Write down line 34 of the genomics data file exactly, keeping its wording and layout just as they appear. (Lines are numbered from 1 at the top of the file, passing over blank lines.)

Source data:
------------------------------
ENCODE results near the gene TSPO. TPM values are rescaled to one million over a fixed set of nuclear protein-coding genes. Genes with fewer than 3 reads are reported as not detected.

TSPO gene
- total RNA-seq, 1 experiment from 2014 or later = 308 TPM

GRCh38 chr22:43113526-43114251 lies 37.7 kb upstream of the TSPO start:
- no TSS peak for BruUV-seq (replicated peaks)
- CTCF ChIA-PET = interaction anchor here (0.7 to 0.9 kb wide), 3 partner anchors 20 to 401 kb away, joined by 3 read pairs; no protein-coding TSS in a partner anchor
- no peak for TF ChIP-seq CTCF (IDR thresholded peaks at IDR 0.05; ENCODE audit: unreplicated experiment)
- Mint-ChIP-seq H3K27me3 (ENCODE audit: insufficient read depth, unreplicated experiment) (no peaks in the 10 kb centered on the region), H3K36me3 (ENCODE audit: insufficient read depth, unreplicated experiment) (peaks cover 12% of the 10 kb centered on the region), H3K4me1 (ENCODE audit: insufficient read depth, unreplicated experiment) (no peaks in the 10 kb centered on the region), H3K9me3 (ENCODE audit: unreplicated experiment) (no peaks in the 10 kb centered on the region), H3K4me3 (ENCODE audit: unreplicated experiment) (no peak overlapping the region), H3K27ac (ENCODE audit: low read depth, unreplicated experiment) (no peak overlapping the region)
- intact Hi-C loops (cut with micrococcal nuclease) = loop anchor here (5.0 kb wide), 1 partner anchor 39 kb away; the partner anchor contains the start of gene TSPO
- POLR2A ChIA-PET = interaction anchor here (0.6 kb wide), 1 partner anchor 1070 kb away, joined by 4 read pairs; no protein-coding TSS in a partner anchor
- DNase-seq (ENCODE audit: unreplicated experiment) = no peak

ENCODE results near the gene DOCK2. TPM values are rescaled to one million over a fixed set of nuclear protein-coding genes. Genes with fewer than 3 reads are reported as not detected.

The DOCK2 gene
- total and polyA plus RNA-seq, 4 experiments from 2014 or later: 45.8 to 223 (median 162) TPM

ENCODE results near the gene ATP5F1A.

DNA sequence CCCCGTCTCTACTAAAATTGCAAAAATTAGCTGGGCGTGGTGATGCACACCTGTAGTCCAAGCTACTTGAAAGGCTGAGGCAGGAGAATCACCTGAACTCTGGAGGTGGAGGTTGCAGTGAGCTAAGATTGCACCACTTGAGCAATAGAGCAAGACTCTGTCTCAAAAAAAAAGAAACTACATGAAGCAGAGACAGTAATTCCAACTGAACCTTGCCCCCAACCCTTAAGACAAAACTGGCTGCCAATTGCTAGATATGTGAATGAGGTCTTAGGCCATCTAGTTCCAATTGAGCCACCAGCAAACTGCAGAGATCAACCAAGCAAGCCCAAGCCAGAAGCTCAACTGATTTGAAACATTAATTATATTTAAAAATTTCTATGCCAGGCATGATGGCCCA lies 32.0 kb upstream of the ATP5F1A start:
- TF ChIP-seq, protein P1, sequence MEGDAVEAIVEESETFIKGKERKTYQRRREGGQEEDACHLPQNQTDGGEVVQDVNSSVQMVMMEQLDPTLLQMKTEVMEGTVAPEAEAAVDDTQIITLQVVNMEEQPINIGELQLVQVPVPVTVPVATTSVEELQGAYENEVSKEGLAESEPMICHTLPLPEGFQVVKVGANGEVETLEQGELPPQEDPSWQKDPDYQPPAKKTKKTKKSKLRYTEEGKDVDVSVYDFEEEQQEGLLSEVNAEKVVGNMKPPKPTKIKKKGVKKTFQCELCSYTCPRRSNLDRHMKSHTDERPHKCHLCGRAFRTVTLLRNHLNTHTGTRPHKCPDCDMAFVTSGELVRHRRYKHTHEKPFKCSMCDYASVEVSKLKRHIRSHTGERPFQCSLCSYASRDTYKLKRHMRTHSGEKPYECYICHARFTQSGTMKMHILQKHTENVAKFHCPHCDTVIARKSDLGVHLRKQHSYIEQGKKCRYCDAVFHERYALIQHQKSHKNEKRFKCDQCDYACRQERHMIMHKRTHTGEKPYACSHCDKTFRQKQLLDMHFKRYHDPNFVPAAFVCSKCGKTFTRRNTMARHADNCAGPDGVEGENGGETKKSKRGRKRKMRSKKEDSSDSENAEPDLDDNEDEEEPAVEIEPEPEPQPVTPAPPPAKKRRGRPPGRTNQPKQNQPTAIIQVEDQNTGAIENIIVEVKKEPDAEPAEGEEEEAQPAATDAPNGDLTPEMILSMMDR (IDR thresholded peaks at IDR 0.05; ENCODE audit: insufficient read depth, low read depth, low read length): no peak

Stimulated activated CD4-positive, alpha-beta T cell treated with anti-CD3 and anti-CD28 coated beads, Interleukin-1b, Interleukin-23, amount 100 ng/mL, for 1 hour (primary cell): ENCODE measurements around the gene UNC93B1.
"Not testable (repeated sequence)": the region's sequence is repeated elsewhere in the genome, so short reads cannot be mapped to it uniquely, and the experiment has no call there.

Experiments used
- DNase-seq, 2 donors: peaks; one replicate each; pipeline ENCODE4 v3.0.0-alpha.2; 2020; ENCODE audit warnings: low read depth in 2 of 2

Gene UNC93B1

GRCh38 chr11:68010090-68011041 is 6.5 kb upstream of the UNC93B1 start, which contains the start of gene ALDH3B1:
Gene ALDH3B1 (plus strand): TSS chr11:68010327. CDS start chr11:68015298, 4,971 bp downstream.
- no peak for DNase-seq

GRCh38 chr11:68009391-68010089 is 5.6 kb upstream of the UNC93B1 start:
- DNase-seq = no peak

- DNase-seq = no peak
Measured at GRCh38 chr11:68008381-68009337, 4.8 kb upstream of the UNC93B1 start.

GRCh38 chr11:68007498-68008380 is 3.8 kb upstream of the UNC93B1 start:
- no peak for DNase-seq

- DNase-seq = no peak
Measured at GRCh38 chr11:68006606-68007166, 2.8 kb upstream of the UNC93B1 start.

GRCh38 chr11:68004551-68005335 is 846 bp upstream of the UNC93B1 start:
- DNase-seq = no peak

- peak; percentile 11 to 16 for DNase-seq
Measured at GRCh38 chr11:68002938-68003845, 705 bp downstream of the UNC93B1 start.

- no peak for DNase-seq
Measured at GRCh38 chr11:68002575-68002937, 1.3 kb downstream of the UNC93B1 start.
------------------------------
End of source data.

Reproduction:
GRCh38 chr11:68004551-68005335 is 846 bp upstream of the UNC93B1 start: